Sharon Ryan, the group's publisher, tried her best to put a positive spin on it, but it missed the mark.
"Readers have been quite clear with us about how much they like their newspapers and what they want more of, and we're changing to serve them better," Ryan said in a story last week.
I empathize with Ryan. Running a print media operation has challenges like no other industry. The Internet changed the business model and all newspaper publishers here and across the nation have had to make drastic, undesirable and unpopular changes just to remain in print.
It's Ryan's statement that the group is "changing to serve (readers) better" that I take issue with. Maybe changing to continue serving readers, but better? This was a cost cutting measure - a necessary and understandable one. But providing regional news as opposed to local news is not serving readers better. Reducing the number of journalists covering local government is not serving readers better.
Our staff has had to make changes, too - everything from reducing office space to centralizing our production at our headquarters on the Peninsula. We continue to receive support from readers through Support Local Journalism and by implementing a "pay meter" on our websites. We also ask that readers support our advertisers and acknowledge their participation in keeping local media alive and well.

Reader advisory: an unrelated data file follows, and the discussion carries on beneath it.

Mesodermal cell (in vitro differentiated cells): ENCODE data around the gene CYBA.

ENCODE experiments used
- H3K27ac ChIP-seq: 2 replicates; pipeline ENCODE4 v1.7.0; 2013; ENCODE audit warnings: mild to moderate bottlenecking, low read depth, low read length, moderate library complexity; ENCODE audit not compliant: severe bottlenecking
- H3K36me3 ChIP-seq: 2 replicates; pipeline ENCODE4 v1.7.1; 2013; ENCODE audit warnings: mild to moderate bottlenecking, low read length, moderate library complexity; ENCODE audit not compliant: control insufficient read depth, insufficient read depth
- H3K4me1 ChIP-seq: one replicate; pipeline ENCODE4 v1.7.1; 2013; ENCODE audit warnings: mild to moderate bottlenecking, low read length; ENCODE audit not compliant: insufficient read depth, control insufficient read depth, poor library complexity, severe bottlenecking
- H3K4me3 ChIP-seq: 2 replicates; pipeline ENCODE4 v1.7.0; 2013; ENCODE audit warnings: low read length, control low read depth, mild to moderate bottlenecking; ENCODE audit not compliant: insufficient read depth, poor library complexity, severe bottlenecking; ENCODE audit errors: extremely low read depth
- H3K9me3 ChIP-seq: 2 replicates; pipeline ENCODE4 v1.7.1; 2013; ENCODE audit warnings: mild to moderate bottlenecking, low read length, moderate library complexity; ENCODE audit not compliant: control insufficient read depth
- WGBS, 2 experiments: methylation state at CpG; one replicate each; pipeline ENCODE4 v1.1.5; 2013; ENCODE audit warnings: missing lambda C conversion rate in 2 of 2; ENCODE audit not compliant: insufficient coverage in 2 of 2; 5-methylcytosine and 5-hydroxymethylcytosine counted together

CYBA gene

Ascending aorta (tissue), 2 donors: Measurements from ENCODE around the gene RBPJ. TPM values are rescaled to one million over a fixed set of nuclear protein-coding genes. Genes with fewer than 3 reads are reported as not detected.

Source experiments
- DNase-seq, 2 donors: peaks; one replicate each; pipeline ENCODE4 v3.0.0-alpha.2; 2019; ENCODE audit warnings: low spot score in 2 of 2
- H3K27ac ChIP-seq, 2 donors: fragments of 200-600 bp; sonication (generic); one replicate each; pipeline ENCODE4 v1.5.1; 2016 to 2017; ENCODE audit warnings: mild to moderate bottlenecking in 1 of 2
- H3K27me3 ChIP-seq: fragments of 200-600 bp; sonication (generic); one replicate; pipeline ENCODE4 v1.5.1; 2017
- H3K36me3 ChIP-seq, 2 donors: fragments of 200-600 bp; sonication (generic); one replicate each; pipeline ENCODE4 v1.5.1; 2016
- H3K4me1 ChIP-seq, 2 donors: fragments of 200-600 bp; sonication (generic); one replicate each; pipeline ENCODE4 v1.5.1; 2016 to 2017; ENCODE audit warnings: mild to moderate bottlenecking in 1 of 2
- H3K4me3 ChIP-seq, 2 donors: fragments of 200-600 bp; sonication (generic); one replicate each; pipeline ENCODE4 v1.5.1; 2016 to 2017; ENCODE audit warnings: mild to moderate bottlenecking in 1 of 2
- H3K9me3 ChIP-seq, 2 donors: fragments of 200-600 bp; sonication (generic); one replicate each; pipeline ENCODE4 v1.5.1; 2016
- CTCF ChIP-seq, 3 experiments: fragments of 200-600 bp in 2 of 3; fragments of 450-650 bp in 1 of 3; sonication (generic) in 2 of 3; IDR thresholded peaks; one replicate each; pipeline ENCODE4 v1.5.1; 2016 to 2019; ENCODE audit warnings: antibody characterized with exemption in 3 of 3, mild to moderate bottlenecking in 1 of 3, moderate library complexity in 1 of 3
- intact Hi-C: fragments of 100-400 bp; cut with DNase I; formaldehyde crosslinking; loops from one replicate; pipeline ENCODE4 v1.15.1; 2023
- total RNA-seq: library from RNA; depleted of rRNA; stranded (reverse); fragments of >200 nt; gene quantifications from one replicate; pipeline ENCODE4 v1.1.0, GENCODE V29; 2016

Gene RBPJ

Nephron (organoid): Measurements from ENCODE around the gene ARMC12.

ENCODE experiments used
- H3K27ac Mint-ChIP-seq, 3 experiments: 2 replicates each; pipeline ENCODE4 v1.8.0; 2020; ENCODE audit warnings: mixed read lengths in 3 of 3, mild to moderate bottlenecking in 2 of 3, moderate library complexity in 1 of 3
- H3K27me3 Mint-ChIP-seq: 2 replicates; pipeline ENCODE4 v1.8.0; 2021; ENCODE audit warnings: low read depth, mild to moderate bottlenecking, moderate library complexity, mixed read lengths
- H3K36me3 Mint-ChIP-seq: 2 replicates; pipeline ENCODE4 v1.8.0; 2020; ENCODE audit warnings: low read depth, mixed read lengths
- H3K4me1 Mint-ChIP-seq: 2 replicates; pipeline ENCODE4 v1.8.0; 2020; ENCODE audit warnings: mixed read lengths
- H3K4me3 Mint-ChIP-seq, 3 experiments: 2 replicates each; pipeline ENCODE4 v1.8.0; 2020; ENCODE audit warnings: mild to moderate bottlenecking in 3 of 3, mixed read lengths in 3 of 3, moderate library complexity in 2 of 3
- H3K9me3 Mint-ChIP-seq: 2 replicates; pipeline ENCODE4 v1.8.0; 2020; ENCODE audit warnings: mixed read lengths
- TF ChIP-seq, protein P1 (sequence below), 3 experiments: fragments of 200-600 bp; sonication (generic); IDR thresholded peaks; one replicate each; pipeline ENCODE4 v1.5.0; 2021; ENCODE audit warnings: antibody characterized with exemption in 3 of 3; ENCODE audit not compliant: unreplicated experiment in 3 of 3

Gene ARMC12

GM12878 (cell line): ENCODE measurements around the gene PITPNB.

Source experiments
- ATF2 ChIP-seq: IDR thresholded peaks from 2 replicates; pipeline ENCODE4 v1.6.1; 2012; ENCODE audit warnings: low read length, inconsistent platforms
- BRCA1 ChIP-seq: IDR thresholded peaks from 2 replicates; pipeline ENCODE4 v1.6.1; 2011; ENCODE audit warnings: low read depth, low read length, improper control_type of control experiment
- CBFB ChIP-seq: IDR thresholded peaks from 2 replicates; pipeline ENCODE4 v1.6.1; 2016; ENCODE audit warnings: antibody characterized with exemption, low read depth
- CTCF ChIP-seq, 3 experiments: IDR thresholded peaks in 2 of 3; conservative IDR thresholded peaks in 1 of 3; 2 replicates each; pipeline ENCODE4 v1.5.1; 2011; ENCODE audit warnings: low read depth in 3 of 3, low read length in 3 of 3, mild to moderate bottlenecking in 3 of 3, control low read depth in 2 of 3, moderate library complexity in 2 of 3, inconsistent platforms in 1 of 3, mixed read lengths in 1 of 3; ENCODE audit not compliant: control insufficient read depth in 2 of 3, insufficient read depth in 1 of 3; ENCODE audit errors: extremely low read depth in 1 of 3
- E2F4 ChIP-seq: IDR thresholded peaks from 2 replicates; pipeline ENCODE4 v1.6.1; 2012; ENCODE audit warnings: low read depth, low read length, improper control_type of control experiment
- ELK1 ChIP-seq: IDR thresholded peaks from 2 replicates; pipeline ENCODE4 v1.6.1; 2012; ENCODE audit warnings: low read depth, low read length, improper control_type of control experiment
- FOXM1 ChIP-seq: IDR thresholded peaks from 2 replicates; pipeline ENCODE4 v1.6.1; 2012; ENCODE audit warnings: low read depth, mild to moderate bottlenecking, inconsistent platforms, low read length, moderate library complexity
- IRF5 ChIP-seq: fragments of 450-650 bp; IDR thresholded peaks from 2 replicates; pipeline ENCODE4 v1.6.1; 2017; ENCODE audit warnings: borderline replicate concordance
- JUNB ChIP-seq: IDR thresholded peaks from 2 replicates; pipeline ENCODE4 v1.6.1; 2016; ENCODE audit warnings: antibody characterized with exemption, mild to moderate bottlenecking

Unlike most newspapers, which have cut back on the breadth of their local news coverage, we have taken steps to maintain the level of professional reporting readers have come to expect. Coverage of local government and local issues specific to the communities we cover is at the heart of quality journalism, and quality journalism is imperative to an effective democracy.